“Everyone has the fear they ought to know more”

“Everyone has the fear they ought to know more”

Want to implement real culture change in your organisation’s approach to digital? It’s time for an amnesty of digital blindspots, says Irene Carson.

What is it about the field of digital tech that has so many people feeling inadequate? Digital technology moves at a pace that can sometimes take your breath away, but it’s a culture of curiosity and excitement, not fear of being left behind, that future-proofs our approach to it.

As a professional in the field of digital tech and culture change, I’ve experienced first hand the power of ‘fessing up’ about our insecurities and owning our own journey to a more empowered relationship with technology.

Three years ago myself and colleagues at Rethink Partners were commissioned to convene the statutory and third sector in Essex and huddle everyone around the issue of how older people were using technology to support independence. Workshops for the project, which we called called Digital Boomers, created a very democratic space: we had providers, commissioners, statutory sector and voluntary sector people together.

We designed the sessions to work through everyone’s understanding of the potential of digital for independence, but they quickly became a safe zone for participants to admit the limitations of their digital knowledge. It was like an amnesty; once we’d established that safety and trust we heard “we have a digital strategy but we don’t really know what we’re doing with it.” A lot of fear of feeling ‘we should know more about this stuff’ got outed.

Approaching this subject from a human angle rather than as techies, our angle has always been ‘Can we enhance independence with tech?’ It’s not about tech for tech’s sake.

The spirit of trust and honesty in our workshops left people buzzing to get back together again. Getting curious about each other they built alliances and friendships. Empowering people to ask ‘stupid’ questions, and interrogate ideas and solutions honestly and with an open mind led to some amazing conversations. We saw a real turning point in the confidence of the professionals who came on the journey with us. We saw them behaving differently back within their organisations, being more confident, more curious, and bolder.

 Why should your organisation make space for colleagues to examine and share the blind spots in their attitude to digital? When we talk about ‘digital hesitancy’ it’s easy to visualise older adults resistant to new habits and tools. My experience is that people at every link in the health and care chain can feel intimidated by the arrival of new ways of working. One of the key findings of our Digital Boomers research within the health and care sector was ‘We don’t feel like we’re doing technology right’.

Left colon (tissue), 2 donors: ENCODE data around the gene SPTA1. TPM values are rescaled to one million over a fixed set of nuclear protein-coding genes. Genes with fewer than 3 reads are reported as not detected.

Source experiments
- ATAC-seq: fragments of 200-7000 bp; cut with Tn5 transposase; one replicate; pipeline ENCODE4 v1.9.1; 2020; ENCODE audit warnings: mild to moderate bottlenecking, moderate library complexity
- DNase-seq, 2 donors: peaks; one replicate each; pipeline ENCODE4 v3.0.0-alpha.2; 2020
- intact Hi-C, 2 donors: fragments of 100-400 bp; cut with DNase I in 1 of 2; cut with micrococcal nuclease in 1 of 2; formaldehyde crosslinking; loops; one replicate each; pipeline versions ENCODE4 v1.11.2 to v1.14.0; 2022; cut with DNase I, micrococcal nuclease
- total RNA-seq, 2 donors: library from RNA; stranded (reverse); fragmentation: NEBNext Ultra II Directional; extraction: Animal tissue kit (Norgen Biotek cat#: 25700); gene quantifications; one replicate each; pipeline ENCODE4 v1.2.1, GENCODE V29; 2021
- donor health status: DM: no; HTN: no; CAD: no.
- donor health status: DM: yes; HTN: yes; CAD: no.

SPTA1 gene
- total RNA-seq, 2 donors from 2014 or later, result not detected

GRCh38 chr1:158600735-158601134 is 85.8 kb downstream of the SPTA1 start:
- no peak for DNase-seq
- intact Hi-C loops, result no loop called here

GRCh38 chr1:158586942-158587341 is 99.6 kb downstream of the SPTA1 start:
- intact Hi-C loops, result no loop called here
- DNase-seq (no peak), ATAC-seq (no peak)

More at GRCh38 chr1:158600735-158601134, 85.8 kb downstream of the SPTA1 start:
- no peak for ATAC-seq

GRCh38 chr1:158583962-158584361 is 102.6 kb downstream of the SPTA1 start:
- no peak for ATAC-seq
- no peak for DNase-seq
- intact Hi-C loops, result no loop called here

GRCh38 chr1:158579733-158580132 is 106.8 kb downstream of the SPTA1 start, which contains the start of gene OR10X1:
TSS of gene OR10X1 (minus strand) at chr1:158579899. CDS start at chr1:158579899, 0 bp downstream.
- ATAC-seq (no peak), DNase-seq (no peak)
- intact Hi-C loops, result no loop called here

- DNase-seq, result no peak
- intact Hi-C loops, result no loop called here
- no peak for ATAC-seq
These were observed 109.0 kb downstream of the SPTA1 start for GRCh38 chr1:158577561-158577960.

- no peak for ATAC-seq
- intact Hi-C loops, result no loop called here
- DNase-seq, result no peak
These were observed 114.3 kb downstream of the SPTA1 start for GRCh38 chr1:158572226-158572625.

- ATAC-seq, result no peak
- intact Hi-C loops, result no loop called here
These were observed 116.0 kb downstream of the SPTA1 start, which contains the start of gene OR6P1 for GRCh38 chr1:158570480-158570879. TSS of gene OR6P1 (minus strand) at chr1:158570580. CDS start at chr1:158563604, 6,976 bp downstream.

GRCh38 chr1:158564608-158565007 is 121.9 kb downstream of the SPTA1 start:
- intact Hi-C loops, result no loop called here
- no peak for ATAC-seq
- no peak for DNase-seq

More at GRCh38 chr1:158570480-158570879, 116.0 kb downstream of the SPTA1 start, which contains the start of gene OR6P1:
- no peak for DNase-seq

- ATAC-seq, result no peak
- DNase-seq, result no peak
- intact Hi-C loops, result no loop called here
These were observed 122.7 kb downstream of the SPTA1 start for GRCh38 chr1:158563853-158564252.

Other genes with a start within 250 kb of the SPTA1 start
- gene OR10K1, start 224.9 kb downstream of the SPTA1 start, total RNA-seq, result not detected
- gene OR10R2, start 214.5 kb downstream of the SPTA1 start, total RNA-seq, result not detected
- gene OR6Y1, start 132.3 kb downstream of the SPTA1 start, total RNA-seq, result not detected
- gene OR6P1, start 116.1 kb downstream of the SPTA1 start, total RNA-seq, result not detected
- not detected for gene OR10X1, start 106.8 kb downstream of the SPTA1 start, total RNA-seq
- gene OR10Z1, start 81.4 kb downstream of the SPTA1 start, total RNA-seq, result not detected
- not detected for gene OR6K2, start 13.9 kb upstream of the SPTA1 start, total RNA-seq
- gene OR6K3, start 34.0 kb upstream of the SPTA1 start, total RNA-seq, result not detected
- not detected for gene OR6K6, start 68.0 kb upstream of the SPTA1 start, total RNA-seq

This was the message from users themselves, but across 160 face-to-face conversations we found that everyone felt the same, including care professionals and family members of all ages.

When we developed our theory of change to help people and professionals everywhere use, trust and love care technology, one important factor was to create spaces and opportunities for people to explore and enjoy technology. We have found making safe spaces for people to openly interrogate ideas and solutions is fundamental to true engagement with new ideas.

Constructive culture change rarely happens on its own. As our recent masterclass on culture change and partnerships for the LGA explored it’s very labour intensive, and it’s not cheap. It needs a lot of seemingly-organic things to happen, but actually it takes a determined and applied structure and co-ordination.

You can find resources and tools to help your organisation evolve its approaches to digital adoption at rethinkpartners.co.uk.

The learning from the three-year journey emerging from Digital Boomers has quite profoundly influenced all our thinking about digital adoption and digital inclusion. Without frank conversations about what all of us involved did and didn’t know, this transformative project would never have delivered the impact it has: building tech confidence, skills and innovation for both local people and professionals.

About Irene Carson
Irene  Carson is Rethink Partners’ MD.  She helps organisations explore and discover why people behave as they do and the causes and effects of those behaviours, decisions and policies.